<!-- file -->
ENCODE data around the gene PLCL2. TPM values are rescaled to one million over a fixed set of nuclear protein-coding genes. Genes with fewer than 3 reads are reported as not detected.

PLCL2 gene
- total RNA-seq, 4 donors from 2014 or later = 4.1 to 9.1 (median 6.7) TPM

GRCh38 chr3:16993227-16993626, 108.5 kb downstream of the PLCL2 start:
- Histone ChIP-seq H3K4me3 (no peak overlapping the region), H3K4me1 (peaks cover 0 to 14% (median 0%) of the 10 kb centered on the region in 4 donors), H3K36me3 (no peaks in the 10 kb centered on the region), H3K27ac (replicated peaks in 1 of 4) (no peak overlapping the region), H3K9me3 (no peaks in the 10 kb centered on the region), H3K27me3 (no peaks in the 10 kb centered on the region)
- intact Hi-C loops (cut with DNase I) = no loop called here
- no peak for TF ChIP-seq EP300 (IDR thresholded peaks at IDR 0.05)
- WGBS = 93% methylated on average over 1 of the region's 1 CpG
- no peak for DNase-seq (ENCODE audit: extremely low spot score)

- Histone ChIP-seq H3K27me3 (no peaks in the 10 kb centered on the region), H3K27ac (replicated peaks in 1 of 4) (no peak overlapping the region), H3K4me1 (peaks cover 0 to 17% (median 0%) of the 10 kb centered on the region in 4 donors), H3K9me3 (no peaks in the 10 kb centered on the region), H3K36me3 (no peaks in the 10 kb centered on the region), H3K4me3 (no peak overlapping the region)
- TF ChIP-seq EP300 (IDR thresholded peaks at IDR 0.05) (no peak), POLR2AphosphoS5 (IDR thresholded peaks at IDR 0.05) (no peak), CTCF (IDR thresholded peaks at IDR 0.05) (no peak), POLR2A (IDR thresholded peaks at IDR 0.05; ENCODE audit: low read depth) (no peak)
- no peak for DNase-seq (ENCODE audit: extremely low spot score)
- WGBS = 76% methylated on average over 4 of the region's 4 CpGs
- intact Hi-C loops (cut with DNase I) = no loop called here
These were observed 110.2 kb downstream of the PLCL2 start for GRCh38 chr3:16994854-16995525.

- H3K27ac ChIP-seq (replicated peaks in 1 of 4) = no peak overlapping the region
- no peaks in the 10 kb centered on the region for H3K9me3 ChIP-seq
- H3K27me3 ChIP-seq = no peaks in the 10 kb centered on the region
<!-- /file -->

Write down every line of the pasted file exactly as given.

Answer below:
ENCODE data around the gene PLCL2. TPM values are rescaled to one million over a fixed set of nuclear protein-coding genes. Genes with fewer than 3 reads are reported as not detected.

PLCL2 gene
- total RNA-seq, 4 donors from 2014 or later = 4.1 to 9.1 (median 6.7) TPM

GRCh38 chr3:16993227-16993626, 108.5 kb downstream of the PLCL2 start:
- Histone ChIP-seq H3K4me3 (no peak overlapping the region), H3K4me1 (peaks cover 0 to 14% (median 0%) of the 10 kb centered on the region in 4 donors), H3K36me3 (no peaks in the 10 kb centered on the region), H3K27ac (replicated peaks in 1 of 4) (no peak overlapping the region), H3K9me3 (no peaks in the 10 kb centered on the region), H3K27me3 (no peaks in the 10 kb centered on the region)
- intact Hi-C loops (cut with DNase I) = no loop called here
- no peak for TF ChIP-seq EP300 (IDR thresholded peaks at IDR 0.05)
- WGBS = 93% methylated on average over 1 of the region's 1 CpG
- no peak for DNase-seq (ENCODE audit: extremely low spot score)

- Histone ChIP-seq H3K27me3 (no peaks in the 10 kb centered on the region), H3K27ac (replicated peaks in 1 of 4) (no peak overlapping the region), H3K4me1 (peaks cover 0 to 17% (median 0%) of the 10 kb centered on the region in 4 donors), H3K9me3 (no peaks in the 10 kb centered on the region), H3K36me3 (no peaks in the 10 kb centered on the region), H3K4me3 (no peak overlapping the region)
- TF ChIP-seq EP300 (IDR thresholded peaks at IDR 0.05) (no peak), POLR2AphosphoS5 (IDR thresholded peaks at IDR 0.05) (no peak), CTCF (IDR thresholded peaks at IDR 0.05) (no peak), POLR2A (IDR thresholded peaks at IDR 0.05; ENCODE audit: low read depth) (no peak)
- no peak for DNase-seq (ENCODE audit: extremely low spot score)
- WGBS = 76% methylated on average over 4 of the region's 4 CpGs
- intact Hi-C loops (cut with DNase I) = no loop called here
These were observed 110.2 kb downstream of the PLCL2 start for GRCh38 chr3:16994854-16995525.

- H3K27ac ChIP-seq (replicated peaks in 1 of 4) = no peak overlapping the region
- no peaks in the 10 kb centered on the region for H3K9me3 ChIP-seq
- H3K27me3 ChIP-seq = no peaks in the 10 kb centered on the region